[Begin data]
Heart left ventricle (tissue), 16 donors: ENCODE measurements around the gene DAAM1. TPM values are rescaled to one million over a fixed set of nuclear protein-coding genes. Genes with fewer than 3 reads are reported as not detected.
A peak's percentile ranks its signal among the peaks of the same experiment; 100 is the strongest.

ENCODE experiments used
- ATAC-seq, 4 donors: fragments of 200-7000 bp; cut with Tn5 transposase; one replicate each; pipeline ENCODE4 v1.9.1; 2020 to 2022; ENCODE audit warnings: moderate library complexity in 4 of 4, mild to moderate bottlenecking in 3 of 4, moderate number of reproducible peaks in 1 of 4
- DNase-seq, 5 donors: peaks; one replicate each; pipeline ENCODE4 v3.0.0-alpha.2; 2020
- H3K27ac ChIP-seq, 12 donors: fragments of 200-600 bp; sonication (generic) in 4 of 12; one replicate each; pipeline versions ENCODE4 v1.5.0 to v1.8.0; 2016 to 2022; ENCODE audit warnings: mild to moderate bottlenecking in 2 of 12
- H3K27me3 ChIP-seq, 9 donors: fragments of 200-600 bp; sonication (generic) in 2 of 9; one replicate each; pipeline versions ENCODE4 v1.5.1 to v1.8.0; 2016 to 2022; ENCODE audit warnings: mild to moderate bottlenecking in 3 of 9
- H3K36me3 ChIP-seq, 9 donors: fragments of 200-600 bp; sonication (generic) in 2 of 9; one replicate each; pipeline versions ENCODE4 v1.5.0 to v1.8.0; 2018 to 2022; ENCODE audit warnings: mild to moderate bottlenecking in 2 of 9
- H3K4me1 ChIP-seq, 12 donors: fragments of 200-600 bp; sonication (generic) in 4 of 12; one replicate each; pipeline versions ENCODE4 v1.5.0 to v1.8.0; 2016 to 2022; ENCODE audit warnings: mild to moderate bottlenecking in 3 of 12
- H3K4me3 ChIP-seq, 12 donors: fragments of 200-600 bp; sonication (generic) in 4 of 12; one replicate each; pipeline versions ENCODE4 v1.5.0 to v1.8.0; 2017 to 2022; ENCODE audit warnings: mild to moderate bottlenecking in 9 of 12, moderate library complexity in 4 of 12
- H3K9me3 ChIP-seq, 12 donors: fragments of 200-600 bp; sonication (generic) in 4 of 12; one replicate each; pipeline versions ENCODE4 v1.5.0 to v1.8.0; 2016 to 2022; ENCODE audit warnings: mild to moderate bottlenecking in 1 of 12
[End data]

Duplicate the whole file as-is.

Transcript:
Heart left ventricle (tissue), 16 donors: ENCODE measurements around the gene DAAM1. TPM values are rescaled to one million over a fixed set of nuclear protein-coding genes. Genes with fewer than 3 reads are reported as not detected.
A peak's percentile ranks its signal among the peaks of the same experiment; 100 is the strongest.

ENCODE experiments used
- ATAC-seq, 4 donors: fragments of 200-7000 bp; cut with Tn5 transposase; one replicate each; pipeline ENCODE4 v1.9.1; 2020 to 2022; ENCODE audit warnings: moderate library complexity in 4 of 4, mild to moderate bottlenecking in 3 of 4, moderate number of reproducible peaks in 1 of 4
- DNase-seq, 5 donors: peaks; one replicate each; pipeline ENCODE4 v3.0.0-alpha.2; 2020
- H3K27ac ChIP-seq, 12 donors: fragments of 200-600 bp; sonication (generic) in 4 of 12; one replicate each; pipeline versions ENCODE4 v1.5.0 to v1.8.0; 2016 to 2022; ENCODE audit warnings: mild to moderate bottlenecking in 2 of 12
- H3K27me3 ChIP-seq, 9 donors: fragments of 200-600 bp; sonication (generic) in 2 of 9; one replicate each; pipeline versions ENCODE4 v1.5.1 to v1.8.0; 2016 to 2022; ENCODE audit warnings: mild to moderate bottlenecking in 3 of 9
- H3K36me3 ChIP-seq, 9 donors: fragments of 200-600 bp; sonication (generic) in 2 of 9; one replicate each; pipeline versions ENCODE4 v1.5.0 to v1.8.0; 2018 to 2022; ENCODE audit warnings: mild to moderate bottlenecking in 2 of 9
- H3K4me1 ChIP-seq, 12 donors: fragments of 200-600 bp; sonication (generic) in 4 of 12; one replicate each; pipeline versions ENCODE4 v1.5.0 to v1.8.0; 2016 to 2022; ENCODE audit warnings: mild to moderate bottlenecking in 3 of 12
- H3K4me3 ChIP-seq, 12 donors: fragments of 200-600 bp; sonication (generic) in 4 of 12; one replicate each; pipeline versions ENCODE4 v1.5.0 to v1.8.0; 2017 to 2022; ENCODE audit warnings: mild to moderate bottlenecking in 9 of 12, moderate library complexity in 4 of 12
- H3K9me3 ChIP-seq, 12 donors: fragments of 200-600 bp; sonication (generic) in 4 of 12; one replicate each; pipeline versions ENCODE4 v1.5.0 to v1.8.0; 2016 to 2022; ENCODE audit warnings: mild to moderate bottlenecking in 1 of 12